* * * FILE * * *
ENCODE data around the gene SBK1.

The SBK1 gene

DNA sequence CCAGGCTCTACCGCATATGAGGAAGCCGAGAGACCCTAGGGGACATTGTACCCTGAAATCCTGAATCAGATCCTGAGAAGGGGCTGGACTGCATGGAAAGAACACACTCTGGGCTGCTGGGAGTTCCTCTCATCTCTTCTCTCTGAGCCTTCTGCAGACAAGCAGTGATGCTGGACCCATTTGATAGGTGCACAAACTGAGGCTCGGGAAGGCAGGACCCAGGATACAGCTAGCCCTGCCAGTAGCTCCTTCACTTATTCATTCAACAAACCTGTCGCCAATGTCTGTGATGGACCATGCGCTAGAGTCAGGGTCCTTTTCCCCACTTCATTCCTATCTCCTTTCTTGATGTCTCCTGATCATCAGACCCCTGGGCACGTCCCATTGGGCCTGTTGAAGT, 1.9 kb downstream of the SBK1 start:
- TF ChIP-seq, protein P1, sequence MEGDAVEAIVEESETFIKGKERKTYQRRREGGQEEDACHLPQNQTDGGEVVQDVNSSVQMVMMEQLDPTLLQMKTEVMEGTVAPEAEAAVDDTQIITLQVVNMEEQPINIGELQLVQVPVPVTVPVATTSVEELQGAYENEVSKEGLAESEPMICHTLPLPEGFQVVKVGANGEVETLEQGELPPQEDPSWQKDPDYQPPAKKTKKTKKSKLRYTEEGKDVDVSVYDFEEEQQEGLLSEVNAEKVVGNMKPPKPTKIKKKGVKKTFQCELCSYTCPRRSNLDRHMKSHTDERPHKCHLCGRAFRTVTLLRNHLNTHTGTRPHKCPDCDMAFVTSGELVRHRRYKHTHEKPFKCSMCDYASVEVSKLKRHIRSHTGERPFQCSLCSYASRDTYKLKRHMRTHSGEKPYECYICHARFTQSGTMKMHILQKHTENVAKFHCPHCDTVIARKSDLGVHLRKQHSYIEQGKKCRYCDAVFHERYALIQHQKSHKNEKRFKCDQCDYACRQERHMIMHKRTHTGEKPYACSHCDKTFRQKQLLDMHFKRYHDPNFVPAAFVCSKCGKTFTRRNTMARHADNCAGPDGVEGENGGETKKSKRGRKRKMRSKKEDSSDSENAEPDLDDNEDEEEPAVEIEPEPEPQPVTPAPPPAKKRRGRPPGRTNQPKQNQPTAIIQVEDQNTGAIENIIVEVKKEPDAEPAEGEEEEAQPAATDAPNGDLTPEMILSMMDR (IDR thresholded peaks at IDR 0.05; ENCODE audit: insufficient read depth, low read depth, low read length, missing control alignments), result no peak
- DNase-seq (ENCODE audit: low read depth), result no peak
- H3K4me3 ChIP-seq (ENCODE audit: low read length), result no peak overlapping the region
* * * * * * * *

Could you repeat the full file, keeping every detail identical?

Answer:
ENCODE data around the gene SBK1.

The SBK1 gene

DNA sequence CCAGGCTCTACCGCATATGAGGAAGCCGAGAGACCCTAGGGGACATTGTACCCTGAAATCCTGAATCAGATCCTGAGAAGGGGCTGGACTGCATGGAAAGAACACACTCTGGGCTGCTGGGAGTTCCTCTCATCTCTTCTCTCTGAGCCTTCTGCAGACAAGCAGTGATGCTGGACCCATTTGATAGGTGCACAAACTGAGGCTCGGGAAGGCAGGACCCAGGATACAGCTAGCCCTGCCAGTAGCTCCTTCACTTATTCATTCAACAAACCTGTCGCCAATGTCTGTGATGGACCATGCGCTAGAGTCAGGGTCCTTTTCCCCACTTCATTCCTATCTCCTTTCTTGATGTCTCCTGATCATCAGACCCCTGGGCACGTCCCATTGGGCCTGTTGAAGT, 1.9 kb downstream of the SBK1 start:
- TF ChIP-seq, protein P1, sequence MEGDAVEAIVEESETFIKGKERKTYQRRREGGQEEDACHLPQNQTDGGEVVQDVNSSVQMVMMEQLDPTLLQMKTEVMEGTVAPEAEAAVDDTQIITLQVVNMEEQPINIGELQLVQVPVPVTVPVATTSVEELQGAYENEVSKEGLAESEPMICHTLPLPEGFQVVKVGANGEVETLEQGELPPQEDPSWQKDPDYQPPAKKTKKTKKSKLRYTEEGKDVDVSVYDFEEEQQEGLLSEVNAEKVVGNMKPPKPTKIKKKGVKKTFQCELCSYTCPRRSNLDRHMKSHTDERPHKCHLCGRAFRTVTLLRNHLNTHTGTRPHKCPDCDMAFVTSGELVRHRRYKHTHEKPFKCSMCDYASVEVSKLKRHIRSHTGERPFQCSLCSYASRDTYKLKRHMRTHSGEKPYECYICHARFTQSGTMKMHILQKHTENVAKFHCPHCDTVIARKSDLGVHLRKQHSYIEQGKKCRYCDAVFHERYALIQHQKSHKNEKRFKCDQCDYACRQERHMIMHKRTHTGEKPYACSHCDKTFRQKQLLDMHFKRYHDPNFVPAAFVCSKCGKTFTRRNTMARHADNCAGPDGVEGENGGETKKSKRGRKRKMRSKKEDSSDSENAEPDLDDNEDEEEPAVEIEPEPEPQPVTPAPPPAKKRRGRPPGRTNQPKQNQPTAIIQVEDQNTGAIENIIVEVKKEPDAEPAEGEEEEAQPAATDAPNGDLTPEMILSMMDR (IDR thresholded peaks at IDR 0.05; ENCODE audit: insufficient read depth, low read depth, low read length, missing control alignments), result no peak
- DNase-seq (ENCODE audit: low read depth), result no peak
- H3K4me3 ChIP-seq (ENCODE audit: low read length), result no peak overlapping the region